The Sheriff of Clinch County, Georgia, has agreed to end a decades-long practice of charging pretrial detainees for room and board and to return $27,000 to those who paid the fees over a 4-year period. Also pursuant to the agreement, signed by U.S. District Court Judge Hugh Lawson on April 14, 2006, the County's insurer will pay an additional $30,000 to cover plaintiffs attorney fees and court costs.
In November 2004 the nonprofit Southern Center for Human Rights and the King and Spalding law firm--both based in Atlanta--sued the County on behalf of two men, Willie Williams Jr. and Mickel Jackson. Williams, who spent eight months in the jail, was charged $4,608. He posted bond in June 2004 but was prevented from leaving the jail until he signed a promissory note agreeing to pay $20 a week toward the debt or be reimprisoned. Williams said he paid $140 before the case was settled.
Jackson was charged $1,415 for three months in jail. He was released on bond in April 2004 and ordered to pay $100 per month toward his jail bill. Southern Center attorney Sarah Geraghty told PLN that Jackson paid more than $700 toward the bill, even though the charges against him were dropped.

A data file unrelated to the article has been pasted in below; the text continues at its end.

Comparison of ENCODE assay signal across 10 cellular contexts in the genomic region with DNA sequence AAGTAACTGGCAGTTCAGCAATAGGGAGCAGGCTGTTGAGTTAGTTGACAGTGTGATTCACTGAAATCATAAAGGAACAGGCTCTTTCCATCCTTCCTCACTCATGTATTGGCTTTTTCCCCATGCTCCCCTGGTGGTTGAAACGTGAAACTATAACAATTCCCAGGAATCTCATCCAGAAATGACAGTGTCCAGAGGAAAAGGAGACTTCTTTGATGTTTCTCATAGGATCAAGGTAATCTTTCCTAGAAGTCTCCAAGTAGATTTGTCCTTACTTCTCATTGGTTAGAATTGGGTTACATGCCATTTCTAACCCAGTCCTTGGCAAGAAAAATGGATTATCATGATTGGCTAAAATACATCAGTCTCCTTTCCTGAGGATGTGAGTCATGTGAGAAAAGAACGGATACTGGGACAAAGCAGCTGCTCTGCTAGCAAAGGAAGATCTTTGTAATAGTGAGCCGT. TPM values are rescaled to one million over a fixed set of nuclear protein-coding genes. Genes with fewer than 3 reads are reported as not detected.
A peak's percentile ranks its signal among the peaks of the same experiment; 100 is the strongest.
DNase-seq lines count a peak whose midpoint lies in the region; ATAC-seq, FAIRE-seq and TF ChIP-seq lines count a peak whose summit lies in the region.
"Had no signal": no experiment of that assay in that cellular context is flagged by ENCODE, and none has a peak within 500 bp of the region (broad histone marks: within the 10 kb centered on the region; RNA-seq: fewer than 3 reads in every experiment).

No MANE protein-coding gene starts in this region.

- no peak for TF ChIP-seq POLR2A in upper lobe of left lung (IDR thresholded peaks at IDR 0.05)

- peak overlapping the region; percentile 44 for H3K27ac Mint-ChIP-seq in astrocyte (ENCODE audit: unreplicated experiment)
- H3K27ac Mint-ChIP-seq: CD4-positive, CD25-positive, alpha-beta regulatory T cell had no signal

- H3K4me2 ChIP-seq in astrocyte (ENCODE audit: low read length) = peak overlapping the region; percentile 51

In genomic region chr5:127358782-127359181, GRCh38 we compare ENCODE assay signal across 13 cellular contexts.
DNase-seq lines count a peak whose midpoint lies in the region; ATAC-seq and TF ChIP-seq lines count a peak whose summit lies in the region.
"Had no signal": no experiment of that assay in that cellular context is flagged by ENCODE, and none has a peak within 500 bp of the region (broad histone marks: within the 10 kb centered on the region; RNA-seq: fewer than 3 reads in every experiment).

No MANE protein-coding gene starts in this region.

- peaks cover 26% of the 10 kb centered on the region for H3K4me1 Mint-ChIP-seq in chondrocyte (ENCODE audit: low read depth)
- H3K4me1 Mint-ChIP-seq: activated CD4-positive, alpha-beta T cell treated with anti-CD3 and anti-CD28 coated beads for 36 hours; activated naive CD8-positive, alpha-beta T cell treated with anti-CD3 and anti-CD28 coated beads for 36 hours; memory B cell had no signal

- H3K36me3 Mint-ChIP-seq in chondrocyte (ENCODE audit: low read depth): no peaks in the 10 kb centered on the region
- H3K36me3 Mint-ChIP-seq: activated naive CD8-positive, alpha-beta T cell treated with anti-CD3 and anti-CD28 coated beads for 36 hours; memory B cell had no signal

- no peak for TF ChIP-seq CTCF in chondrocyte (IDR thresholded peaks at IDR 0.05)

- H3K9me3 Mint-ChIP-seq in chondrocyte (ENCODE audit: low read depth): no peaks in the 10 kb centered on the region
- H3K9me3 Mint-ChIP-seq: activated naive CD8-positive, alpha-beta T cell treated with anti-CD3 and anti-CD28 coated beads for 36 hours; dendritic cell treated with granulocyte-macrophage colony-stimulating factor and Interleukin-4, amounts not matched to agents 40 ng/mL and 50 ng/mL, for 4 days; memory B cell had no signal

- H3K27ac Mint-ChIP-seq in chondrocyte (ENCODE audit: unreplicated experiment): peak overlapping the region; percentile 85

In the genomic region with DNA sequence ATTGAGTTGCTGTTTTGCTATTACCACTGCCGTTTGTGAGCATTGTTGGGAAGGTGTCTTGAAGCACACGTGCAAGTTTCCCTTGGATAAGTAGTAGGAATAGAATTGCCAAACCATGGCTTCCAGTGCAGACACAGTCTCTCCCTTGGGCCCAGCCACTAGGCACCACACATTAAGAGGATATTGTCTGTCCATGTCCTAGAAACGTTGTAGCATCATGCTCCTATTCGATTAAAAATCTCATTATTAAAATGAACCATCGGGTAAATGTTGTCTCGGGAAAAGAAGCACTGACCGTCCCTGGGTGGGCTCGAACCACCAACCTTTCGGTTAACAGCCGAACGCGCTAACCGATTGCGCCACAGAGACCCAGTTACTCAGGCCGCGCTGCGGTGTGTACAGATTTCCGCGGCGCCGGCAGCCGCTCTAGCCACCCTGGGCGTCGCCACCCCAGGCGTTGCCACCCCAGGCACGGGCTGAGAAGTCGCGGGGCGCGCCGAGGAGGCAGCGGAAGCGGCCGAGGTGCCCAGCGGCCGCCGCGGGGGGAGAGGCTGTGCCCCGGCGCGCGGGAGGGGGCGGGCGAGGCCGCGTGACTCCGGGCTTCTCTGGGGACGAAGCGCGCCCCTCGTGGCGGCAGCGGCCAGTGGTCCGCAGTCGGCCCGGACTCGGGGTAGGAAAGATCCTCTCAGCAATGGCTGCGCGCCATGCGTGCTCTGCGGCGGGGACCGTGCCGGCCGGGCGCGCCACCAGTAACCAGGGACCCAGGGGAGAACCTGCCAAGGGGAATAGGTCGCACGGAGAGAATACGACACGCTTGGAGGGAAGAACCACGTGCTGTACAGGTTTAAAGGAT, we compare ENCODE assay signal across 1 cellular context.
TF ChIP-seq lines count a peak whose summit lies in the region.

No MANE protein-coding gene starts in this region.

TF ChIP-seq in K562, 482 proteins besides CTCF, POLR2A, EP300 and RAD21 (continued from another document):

The class action 42 U.S.C. § 1983 lawsuit, filed in the Southern District of Georgia, claimed the practice of charging pretrial detainees $18 a day was illegal. Specifically, the lawsuit claimed the practice violated both the U.S. and Georgia constitutions. Its the courts job to impose appropriate punishment after conviction, said Geraghty. Its not the sheriff's job to impose punishment on detainees at the jail. According to the lawsuit, the County has been collecting the fees for 30 years, long before the current sheriff, Winston Stephens, took office.
The case was settled during mediation before U.S. Magistrate Judge Mallon Faircloth. Under the settlement, the County agreed to reimburse all detainees who paid jail fees between November 21, 2000 and November 21, 2004. The reimbursement checks will be made available until April or May 2007.
Williams, against whom charges were also eventually dropped, was to receive $100 under the agreement. Jackson was to receive $718. Their attorney, Sarah Geraghty, was pleased with the outcome. Im really looking forward to delivering the checks, she said. See: Williams v. Clinch County, USDC SD GA, Case No. 7:04-CV-124-HL.
Additional sources: Atlanta Journal-Constitution, AP
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Related legal case
Williams v. Clinch County
|Cite||USDC SD GA, Case No. 7:04-CV-124-HL|